Why the two narrative voices?
To add the necessary conflict to the relationship between Miles and Sarah. See Notes on the Writing of A Bend in the Road.
This was the first novel with a “bad” character. Why did you do that?
The theme of this novel is love and forgiveness, and the plot itself required the introduction of a “bad” character to keep the conflict from coming to a premature conclusion.
Unlike your previous novels, this one didn’t make me cry. Why?
Perhaps because of the theme, love and forgiveness. Forgiveness usually doesn’t make people cry. The ending wasn’t tragic, but it wasn’t exactly happy either. It was bittersweet.
Why didn’t you tell us more at the end?
I originally wrote a longer ending, one that more fully explained what happened to Miles and Sarah. However, my agent, my editor, and I all felt that it should be cut. This wasn’t the sort of novel where tying up the end and “putting on a fancy bow” was appropriate. The theme and story were too complex for an ending like that. Should I someday pick up where I left off, there’s enough potential conflict left between them to write an entire novel (no promises, just making note of that fact).
How much of this story was true?
Very little. Aside from being inspired by my brother-in-law (who isn’t a sheriff, but is a young widower raising two sons), everything else was made up.
Are the places described in the novel real? And is there really a Ghost Walk?
Most places were real. The location and name of Rhett’s Barbecue were changed for the story, so was the elementary school. The Tavern was a composite of a couple of different bars, but other than that, most places were real. There is a Ghost Walk in New Bern.
Was the ghost story told by Mrs. Hawkins a real story that you’d heard?
It was a blend of ghost stories I’ve heard in this area. I changed parts to make it more compatible with the story.
Miles wasn’t as experienced with women as some of your previous male characters. Was he drawn from your own experiences or those of someone you know?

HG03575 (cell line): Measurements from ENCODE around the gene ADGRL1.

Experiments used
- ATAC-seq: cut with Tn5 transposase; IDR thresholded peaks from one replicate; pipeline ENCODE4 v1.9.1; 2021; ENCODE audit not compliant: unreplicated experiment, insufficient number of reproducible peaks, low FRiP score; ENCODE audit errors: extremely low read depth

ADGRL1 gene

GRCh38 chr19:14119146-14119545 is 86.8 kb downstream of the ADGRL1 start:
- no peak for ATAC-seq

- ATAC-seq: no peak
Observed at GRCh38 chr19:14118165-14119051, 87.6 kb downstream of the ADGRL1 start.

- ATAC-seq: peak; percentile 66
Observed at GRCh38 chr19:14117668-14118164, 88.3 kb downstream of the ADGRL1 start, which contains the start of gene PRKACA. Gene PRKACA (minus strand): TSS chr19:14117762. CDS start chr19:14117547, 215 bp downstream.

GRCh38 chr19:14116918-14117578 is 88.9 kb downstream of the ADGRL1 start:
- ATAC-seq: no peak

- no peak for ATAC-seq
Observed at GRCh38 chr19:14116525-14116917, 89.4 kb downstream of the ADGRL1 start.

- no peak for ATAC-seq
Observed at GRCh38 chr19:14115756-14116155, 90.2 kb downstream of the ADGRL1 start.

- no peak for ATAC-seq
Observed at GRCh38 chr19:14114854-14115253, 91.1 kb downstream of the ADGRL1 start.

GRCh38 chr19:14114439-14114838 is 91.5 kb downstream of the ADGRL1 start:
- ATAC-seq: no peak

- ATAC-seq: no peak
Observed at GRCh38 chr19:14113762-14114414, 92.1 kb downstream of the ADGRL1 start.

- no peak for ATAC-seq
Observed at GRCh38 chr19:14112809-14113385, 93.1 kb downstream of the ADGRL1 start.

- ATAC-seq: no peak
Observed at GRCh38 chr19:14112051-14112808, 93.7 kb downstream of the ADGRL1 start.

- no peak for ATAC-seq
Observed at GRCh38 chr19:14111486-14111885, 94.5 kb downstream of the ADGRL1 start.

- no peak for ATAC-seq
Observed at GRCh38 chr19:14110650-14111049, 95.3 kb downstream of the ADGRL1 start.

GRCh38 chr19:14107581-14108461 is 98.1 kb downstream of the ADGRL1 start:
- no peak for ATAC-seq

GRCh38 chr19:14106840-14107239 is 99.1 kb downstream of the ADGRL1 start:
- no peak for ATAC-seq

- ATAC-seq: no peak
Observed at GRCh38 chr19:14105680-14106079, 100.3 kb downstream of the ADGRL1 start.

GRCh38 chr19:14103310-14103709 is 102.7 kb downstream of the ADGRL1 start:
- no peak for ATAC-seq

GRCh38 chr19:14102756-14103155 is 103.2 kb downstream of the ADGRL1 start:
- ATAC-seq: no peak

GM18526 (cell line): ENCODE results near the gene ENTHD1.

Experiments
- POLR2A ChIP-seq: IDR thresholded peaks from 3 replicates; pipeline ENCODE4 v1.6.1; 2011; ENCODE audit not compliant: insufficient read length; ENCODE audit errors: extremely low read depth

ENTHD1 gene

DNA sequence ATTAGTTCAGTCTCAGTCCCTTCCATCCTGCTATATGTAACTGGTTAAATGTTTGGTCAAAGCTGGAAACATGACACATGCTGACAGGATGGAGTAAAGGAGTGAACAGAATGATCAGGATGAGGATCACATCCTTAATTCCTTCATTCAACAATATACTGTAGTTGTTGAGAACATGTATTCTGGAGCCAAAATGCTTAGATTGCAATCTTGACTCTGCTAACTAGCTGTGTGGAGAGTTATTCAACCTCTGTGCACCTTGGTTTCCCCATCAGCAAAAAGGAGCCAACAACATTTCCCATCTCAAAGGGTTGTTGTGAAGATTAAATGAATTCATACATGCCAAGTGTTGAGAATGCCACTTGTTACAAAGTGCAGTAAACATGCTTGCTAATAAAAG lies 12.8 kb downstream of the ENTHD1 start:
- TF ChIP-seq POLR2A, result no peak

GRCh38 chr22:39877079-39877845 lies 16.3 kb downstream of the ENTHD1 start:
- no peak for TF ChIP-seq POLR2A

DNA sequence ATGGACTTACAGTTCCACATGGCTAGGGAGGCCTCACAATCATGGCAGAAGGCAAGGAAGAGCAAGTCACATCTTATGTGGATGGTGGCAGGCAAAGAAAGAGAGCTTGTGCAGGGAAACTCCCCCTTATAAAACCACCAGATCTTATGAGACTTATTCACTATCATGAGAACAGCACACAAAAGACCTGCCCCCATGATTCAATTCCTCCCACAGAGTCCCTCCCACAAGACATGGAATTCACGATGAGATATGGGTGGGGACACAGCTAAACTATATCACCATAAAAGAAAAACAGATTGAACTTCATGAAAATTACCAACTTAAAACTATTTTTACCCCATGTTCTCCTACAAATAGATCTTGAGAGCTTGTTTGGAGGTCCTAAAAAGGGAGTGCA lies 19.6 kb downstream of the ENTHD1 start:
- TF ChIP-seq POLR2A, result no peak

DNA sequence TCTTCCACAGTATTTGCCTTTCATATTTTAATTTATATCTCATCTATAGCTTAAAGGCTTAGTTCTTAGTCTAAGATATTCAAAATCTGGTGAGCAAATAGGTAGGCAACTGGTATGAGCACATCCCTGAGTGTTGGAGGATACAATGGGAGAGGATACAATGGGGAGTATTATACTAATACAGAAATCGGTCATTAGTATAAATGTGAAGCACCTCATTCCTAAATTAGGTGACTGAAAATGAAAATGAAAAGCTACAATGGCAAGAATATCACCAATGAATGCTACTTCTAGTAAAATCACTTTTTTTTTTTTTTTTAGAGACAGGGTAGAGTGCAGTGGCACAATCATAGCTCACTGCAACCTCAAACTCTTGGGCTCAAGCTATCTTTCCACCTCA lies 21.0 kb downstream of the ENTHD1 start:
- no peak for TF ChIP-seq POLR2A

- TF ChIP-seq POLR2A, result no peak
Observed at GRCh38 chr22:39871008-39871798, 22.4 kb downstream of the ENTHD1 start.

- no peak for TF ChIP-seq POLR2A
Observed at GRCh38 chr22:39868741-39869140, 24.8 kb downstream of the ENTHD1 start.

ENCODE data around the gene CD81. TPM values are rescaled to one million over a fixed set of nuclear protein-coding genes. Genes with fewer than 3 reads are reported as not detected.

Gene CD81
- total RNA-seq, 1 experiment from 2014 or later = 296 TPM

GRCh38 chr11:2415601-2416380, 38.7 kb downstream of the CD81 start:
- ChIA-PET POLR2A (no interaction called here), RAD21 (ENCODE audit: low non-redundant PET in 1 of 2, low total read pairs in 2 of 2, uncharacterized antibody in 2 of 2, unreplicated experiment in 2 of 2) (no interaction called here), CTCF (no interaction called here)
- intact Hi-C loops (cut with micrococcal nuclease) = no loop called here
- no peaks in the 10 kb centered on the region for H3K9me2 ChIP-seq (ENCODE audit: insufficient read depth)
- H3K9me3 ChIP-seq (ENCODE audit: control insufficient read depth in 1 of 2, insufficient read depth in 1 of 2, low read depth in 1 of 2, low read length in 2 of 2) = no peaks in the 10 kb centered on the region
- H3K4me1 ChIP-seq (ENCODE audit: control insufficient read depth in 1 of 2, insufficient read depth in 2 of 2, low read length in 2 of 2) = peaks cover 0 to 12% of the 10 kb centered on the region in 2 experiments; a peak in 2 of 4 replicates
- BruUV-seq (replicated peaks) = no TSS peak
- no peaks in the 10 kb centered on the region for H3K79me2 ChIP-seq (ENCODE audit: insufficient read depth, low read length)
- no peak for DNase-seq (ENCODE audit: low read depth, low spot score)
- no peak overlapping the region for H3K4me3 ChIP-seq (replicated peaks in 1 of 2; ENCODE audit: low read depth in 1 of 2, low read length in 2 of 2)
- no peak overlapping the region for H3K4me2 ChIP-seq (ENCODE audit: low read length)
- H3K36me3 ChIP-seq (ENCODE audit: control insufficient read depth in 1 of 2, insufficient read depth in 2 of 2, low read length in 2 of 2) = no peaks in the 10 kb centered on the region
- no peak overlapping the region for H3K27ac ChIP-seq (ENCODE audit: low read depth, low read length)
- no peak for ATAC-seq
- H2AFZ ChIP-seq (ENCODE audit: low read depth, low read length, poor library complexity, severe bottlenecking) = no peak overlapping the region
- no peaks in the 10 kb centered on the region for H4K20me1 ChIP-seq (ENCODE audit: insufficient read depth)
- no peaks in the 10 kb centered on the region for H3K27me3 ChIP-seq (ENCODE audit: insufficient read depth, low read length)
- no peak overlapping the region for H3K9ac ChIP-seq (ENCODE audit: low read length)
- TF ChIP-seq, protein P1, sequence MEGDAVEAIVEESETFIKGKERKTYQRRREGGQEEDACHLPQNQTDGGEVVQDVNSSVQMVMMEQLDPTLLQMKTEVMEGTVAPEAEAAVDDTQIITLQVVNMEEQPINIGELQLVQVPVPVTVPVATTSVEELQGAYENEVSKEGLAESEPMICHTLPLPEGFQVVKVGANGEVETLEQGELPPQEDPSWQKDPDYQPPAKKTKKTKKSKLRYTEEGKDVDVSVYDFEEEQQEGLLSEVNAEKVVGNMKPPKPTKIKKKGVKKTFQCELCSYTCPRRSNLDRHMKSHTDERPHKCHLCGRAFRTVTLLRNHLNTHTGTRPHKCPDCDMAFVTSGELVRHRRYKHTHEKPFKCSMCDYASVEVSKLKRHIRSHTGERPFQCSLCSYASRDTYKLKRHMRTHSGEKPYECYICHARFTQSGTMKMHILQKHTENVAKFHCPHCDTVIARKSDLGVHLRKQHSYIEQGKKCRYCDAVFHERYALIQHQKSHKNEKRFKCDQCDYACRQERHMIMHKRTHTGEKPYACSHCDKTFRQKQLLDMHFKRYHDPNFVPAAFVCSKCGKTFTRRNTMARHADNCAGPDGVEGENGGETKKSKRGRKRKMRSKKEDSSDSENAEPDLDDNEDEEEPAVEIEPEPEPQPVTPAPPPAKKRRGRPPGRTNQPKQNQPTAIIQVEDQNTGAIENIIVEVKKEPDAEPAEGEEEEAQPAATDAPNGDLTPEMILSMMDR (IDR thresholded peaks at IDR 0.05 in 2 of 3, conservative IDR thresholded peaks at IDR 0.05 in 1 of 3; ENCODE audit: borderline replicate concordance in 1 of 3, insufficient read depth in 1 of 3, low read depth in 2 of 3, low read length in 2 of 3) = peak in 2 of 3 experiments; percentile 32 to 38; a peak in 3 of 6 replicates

I suppose. There was a time when I found talking to females a little scary, but then again, I married at 23, so I wasn’t in the dating game all that long.
Where did you get the idea for having a dog charge out of the bushes at Missy?
That actually happened to me once, back when I was in high school. I was doing a training run in the evening (summers in Sacramento can be very hot), when a dog did just that. Had there been a car in the road, I would have been hit.
Garrett Blake in Message in a Bottle and Miles Ryan are both young widowers. How were they different?
Aside from having completely different personalities, the primary difference was how they were feeling when the novel opened. Garrett wasn’t ready to move on and find someone new, whereas Miles was.
Where did the names of your characters come from?
Miles Ryan was named after my two oldest sons. Landon (my third son) had already been used in A Walk to Remember, and I didn’t want them to feel left out. Sarah Andrews was named after the children of friends: Sarah and Andrew.
Will A Bend in the Road ever be filmed?
I don’t know. It was optioned and the rights have reverted back to me. I haven’t offered it again, nor do the studios seem particularly interested at the present time. Still, it’s important to realize that The Notebook was finally in theaters seven years after the novel was published.